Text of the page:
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Top 10 Most Colorful Cities In The World (Photos)

What defines the beauty of a city? It depends on various factors like landscape, architectural style, cleanliness, peacefulness, people…etc. The colors also play an important role in bringing exceptional beauty to a city. The followings are the 10 most colorful cities in the world.

 
10. Saint John, New Brunswick, Canada

The city is located in the beautiful bay of Fund. Saint John City is widely popular for its brightly colored downtown row houses.

It is one of the popular tourist attractions in the city.

The multicolored houses in the downtown area of Saint John are known as ‘Jellybean Row’. In fact, there is no street in Saint John City that named as ‘Jellybean Row’.

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It is the common nickname used by the natives to refer to the colorful houses in the downtown area.

It is said to be people of Saint Johns used to paint their houses in bright colors to keep the beauty even in foggy weather.

You can see each house in the street painted with a unique color. The walking tour in the city surely becomes an unforgettable experience for you.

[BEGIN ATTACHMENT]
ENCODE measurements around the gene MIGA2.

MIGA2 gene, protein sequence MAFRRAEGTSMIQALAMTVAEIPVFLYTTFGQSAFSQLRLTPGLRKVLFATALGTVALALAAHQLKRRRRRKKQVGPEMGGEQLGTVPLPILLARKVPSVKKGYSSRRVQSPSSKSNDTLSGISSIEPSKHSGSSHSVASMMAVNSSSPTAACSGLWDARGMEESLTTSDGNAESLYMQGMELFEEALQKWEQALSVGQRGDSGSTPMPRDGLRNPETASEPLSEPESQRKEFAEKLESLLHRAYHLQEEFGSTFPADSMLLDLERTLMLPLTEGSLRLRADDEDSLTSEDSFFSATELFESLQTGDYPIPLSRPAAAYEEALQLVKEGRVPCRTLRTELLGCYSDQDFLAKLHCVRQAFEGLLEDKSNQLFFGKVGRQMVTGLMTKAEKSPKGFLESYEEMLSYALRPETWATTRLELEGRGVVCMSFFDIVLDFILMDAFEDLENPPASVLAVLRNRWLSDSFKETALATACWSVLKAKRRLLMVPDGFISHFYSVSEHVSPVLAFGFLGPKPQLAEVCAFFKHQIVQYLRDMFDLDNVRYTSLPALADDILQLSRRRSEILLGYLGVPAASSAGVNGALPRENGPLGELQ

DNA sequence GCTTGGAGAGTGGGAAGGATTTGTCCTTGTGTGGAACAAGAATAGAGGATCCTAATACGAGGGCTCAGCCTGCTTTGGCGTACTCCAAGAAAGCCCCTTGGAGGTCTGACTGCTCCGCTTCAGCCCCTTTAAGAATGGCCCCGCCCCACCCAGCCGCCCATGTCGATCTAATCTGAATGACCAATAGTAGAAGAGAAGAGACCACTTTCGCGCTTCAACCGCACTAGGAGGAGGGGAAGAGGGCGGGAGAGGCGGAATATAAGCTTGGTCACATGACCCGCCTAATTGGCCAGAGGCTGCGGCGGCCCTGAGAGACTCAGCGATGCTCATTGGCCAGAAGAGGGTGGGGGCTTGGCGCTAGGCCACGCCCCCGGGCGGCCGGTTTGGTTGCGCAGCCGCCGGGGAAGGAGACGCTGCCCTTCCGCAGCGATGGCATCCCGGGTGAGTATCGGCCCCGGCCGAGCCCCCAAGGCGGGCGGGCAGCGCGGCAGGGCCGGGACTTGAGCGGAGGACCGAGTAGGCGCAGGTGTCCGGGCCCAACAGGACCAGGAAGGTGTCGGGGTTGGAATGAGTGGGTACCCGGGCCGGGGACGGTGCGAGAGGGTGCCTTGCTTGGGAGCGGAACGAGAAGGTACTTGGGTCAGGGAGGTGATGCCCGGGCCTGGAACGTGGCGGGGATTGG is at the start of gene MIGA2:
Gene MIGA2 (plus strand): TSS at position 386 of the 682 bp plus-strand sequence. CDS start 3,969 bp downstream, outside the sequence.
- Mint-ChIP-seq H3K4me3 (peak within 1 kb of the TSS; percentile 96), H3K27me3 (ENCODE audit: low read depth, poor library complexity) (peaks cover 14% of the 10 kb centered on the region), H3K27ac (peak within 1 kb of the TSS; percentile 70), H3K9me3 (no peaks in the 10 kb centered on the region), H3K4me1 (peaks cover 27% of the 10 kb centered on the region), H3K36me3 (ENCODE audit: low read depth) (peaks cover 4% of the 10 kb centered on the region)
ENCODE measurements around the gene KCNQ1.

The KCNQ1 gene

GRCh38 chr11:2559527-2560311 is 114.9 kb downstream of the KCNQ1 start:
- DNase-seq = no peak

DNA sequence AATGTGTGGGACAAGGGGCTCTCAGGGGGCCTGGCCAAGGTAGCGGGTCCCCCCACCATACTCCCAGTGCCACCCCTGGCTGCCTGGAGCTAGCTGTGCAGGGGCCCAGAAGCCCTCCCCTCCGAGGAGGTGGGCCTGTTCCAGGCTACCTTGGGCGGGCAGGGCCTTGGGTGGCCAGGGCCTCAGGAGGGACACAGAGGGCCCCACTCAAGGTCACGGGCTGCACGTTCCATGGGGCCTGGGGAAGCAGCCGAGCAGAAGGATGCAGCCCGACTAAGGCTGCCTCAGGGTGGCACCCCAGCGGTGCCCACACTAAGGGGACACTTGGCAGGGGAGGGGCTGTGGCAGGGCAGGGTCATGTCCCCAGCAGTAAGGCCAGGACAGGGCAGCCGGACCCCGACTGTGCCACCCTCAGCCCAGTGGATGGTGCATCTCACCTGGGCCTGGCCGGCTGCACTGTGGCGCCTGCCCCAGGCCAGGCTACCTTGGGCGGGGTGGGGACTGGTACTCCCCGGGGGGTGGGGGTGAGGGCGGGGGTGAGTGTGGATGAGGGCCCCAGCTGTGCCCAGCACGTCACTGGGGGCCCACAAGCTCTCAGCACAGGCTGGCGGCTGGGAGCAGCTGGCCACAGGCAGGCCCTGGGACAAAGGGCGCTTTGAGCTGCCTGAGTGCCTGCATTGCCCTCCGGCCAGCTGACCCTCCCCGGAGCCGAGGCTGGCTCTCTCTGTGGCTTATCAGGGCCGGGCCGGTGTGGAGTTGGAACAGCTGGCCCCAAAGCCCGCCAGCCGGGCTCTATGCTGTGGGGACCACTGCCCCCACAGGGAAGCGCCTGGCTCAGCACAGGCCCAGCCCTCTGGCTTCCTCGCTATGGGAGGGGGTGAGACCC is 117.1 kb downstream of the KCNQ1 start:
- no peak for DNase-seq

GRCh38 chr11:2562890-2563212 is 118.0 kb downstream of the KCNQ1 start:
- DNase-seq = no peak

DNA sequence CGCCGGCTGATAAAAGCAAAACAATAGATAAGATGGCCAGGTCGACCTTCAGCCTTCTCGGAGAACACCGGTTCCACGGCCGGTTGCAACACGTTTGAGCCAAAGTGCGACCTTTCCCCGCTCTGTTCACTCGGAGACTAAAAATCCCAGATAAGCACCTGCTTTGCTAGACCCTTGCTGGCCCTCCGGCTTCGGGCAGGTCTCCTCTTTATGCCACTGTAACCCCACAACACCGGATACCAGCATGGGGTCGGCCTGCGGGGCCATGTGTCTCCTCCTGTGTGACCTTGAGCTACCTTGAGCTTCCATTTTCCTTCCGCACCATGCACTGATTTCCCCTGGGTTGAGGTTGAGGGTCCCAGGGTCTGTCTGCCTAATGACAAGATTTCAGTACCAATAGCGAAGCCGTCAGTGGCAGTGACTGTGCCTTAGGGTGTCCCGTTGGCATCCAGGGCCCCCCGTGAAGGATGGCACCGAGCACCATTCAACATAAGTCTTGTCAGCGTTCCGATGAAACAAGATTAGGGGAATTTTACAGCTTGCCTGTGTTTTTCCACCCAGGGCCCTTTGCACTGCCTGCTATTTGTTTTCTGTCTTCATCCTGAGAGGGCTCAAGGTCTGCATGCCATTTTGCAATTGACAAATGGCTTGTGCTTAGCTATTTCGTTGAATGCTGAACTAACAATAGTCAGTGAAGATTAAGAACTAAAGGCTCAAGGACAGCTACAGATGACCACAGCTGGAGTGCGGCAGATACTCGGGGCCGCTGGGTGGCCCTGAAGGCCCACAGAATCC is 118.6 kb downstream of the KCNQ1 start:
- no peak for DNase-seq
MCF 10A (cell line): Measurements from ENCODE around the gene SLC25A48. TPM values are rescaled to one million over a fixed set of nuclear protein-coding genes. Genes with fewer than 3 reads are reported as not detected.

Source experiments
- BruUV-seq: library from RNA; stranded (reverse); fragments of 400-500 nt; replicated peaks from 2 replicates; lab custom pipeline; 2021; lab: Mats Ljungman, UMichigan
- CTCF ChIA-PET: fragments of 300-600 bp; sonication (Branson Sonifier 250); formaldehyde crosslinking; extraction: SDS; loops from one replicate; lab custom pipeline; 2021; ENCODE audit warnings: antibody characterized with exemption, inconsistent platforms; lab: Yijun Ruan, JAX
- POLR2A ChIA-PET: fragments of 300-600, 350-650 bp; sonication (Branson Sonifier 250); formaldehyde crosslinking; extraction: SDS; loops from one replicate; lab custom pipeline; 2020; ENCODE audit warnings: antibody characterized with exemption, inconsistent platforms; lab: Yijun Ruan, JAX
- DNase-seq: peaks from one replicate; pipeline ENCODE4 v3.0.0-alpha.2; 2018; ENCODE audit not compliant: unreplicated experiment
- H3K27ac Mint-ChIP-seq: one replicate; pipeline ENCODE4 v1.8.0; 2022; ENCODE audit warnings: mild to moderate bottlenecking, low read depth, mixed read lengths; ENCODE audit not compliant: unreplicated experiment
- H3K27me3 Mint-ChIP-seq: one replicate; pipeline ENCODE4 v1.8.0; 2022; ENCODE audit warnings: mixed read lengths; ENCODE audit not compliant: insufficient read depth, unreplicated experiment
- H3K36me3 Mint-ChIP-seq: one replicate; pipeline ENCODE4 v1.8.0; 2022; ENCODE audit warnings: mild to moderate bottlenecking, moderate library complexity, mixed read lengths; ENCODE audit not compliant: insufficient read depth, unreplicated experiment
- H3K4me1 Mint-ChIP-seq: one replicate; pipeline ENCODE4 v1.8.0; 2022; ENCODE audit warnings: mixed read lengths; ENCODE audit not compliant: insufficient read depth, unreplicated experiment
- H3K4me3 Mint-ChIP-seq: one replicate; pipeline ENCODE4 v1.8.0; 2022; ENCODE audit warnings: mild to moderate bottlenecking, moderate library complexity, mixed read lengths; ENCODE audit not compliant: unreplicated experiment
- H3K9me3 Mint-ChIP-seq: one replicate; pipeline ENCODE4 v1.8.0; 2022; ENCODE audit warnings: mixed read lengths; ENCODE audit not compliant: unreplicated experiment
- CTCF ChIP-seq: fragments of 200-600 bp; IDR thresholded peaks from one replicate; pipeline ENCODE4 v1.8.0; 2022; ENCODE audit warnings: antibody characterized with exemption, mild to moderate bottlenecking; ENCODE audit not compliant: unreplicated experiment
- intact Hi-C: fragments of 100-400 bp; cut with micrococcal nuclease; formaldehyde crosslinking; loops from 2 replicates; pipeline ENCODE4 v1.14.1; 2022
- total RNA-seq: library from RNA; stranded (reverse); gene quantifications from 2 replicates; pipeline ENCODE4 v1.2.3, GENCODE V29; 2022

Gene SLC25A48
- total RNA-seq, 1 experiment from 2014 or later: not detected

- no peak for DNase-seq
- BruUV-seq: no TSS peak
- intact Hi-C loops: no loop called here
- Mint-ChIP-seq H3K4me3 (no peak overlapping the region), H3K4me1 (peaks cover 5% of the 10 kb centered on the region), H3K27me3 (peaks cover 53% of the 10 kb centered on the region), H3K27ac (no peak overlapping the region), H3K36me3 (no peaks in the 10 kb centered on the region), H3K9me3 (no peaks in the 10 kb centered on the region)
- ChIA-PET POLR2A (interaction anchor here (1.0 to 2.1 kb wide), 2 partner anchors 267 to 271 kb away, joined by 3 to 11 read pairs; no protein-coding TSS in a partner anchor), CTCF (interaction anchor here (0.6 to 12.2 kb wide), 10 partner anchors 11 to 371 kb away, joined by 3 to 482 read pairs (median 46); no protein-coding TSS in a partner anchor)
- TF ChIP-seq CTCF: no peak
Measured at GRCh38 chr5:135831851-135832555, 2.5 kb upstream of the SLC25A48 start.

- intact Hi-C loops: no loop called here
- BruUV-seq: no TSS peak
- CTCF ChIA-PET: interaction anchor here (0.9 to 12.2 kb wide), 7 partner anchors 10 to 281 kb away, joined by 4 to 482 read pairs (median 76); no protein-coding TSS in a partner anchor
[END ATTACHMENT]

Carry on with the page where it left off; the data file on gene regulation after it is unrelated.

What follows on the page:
9. La Boca, Buenos Aires, Argentina

La Baca is one of the neighborhood of Buenos Aires, the capital city of Argentina. La Boca is famed for its traditional colorful wooden houses and pedestrian-friendly paths. There are many artist colonies in La Boca.

They also utilize colorful wooden houses in La Boca as part of the background while they perform different art forms.

Another main attraction at La Baca is ‘Tango’ dance. You can see tango dancers at every corner of La Baca.

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This neighborhood of Buenos Aires is also popular for massive exhibitions of photographs and paintings.

 
8. Longyearbyen, Svalbard, Norway

This town is named after John Longyear, An American who started the Arctic Coal Company in 1906.

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Longyearbyen was renowned for its colorful wooden houses.